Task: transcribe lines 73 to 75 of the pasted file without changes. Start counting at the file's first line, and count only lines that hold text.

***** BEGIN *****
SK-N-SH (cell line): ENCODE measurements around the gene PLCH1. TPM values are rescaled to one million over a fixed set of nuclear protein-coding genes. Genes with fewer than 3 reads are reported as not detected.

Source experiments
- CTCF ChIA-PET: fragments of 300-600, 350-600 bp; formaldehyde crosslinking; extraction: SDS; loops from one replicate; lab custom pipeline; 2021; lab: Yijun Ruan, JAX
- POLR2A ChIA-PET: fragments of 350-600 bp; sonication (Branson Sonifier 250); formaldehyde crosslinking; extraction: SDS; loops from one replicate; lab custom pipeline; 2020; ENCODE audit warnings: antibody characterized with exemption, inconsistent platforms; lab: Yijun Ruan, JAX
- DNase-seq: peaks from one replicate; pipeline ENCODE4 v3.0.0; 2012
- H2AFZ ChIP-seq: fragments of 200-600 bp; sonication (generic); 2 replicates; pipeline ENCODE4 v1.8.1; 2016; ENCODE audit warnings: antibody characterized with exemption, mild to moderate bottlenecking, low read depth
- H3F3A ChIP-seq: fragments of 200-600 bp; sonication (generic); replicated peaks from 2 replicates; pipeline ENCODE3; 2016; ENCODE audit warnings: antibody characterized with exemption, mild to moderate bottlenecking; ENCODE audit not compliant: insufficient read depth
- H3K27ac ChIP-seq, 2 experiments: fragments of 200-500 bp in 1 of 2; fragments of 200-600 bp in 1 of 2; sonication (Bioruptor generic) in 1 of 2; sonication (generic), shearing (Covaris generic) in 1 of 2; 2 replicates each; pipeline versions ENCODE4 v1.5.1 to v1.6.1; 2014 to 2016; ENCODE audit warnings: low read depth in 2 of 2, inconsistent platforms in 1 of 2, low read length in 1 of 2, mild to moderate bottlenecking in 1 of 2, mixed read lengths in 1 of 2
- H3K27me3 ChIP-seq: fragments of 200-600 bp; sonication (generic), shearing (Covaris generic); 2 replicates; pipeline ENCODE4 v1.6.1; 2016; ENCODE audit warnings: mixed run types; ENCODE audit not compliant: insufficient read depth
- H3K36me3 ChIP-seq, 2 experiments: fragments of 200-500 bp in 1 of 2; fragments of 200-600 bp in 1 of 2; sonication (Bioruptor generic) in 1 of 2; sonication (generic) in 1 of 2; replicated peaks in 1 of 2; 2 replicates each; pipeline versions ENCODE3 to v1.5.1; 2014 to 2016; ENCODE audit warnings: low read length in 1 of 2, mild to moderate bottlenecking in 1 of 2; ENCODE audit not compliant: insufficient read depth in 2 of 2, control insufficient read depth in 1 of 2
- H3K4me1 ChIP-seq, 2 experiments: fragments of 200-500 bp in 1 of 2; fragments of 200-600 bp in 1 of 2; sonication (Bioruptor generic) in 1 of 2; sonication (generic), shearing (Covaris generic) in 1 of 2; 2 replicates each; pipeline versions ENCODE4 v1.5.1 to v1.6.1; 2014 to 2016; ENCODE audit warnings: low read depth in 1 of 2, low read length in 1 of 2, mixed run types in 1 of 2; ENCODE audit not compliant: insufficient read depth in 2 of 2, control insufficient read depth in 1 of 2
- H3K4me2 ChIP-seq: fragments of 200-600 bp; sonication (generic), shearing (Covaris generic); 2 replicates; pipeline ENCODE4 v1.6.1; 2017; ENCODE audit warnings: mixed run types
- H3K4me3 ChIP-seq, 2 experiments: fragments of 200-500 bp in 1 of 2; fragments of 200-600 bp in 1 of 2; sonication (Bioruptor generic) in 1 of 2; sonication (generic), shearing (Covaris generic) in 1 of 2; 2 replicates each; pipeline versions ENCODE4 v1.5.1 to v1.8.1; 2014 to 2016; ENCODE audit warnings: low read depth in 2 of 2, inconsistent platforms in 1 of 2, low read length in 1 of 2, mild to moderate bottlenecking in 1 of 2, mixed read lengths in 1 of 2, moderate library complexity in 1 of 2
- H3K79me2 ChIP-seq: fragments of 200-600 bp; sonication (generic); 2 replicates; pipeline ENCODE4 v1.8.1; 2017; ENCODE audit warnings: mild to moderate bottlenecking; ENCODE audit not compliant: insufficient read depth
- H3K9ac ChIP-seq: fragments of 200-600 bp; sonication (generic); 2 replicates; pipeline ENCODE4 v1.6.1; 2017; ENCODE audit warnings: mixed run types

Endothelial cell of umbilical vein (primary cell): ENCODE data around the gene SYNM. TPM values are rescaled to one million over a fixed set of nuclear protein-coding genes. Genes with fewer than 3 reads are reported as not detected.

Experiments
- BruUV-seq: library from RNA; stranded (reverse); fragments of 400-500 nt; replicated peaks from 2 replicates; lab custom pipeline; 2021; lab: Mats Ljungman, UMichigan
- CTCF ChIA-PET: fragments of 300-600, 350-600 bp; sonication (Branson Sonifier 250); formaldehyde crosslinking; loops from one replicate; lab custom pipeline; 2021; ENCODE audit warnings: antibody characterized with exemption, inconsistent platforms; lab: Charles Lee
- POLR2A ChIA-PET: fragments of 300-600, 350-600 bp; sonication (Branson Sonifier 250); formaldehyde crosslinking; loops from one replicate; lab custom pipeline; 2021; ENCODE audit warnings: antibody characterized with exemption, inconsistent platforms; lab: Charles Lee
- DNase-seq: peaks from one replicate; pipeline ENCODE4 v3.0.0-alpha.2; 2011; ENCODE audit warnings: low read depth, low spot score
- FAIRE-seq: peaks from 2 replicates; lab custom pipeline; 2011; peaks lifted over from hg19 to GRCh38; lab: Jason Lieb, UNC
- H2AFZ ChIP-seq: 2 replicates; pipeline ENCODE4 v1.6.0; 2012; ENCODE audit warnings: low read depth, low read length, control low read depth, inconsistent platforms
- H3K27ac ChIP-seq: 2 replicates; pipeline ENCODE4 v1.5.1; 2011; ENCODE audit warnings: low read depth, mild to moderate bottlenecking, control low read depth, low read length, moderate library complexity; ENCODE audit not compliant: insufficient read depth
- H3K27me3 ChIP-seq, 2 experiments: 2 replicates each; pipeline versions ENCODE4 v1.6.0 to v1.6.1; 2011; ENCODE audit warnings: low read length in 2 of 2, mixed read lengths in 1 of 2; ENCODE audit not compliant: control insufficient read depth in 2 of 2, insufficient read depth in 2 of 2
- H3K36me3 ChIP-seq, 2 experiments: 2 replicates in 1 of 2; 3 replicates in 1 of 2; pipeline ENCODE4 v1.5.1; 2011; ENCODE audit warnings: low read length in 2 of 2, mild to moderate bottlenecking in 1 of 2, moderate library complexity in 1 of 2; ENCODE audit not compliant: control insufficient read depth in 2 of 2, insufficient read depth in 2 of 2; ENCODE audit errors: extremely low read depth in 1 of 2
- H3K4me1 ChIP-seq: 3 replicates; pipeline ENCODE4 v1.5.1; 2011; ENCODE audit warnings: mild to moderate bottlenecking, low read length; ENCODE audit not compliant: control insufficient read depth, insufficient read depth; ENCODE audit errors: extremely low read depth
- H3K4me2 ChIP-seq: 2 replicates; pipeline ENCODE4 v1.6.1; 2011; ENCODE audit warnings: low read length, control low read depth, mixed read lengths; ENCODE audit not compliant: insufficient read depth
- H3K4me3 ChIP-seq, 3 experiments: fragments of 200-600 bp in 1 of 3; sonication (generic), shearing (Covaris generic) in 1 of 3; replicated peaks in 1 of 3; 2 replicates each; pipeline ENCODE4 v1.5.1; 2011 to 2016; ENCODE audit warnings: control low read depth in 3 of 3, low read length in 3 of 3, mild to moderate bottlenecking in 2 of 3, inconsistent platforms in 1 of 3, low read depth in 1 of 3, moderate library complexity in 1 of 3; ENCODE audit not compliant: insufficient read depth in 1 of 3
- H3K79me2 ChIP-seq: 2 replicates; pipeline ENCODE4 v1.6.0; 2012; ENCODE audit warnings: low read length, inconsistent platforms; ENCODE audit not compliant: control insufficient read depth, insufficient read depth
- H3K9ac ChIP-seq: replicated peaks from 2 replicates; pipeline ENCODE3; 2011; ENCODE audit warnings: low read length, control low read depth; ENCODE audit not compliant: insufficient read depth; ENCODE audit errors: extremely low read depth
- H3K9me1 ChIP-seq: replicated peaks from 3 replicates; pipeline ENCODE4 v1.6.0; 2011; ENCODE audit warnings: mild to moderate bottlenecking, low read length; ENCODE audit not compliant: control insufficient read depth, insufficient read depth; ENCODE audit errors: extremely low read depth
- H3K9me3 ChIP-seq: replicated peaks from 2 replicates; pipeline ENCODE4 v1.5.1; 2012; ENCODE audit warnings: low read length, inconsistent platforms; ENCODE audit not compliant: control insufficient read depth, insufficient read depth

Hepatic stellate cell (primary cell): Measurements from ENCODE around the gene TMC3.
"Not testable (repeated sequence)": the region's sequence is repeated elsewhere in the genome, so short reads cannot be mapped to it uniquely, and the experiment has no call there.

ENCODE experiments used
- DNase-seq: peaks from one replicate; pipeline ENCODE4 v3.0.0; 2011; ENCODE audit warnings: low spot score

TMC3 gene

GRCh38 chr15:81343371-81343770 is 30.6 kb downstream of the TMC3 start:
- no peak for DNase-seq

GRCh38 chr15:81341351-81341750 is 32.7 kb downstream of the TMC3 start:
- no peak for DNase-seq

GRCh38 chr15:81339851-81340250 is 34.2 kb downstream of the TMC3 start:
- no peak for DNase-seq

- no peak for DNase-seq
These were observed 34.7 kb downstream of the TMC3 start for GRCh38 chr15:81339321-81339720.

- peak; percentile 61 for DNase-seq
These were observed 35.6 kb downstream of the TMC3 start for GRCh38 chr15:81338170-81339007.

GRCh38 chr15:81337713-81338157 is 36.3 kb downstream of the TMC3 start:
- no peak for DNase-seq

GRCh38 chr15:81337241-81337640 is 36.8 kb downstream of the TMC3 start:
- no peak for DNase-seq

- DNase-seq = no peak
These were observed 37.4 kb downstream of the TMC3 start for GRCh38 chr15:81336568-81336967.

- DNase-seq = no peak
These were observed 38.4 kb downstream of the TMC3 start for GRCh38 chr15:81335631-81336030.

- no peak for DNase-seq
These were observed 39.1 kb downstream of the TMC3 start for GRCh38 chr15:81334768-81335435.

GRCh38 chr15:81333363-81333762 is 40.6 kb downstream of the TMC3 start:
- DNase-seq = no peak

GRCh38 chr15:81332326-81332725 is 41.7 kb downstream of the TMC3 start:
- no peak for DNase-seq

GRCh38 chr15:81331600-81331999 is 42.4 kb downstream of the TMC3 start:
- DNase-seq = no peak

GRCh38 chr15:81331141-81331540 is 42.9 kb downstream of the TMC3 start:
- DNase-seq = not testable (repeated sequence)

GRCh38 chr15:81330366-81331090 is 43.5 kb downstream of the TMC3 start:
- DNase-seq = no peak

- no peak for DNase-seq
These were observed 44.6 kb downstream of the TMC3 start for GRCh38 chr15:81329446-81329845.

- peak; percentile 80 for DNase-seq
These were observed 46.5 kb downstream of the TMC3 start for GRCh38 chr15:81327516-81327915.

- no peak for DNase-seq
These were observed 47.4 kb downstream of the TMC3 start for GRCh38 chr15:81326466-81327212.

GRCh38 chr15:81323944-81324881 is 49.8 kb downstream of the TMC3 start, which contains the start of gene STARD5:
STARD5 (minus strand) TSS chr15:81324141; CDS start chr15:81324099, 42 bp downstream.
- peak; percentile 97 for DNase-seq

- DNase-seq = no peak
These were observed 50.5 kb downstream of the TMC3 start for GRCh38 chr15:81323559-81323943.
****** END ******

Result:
- no peak for DNase-seq
These were observed 47.4 kb downstream of the TMC3 start for GRCh38 chr15:81326466-81327212.

GRCh38 chr15:81323944-81324881 is 49.8 kb downstream of the TMC3 start, which contains the start of gene STARD5: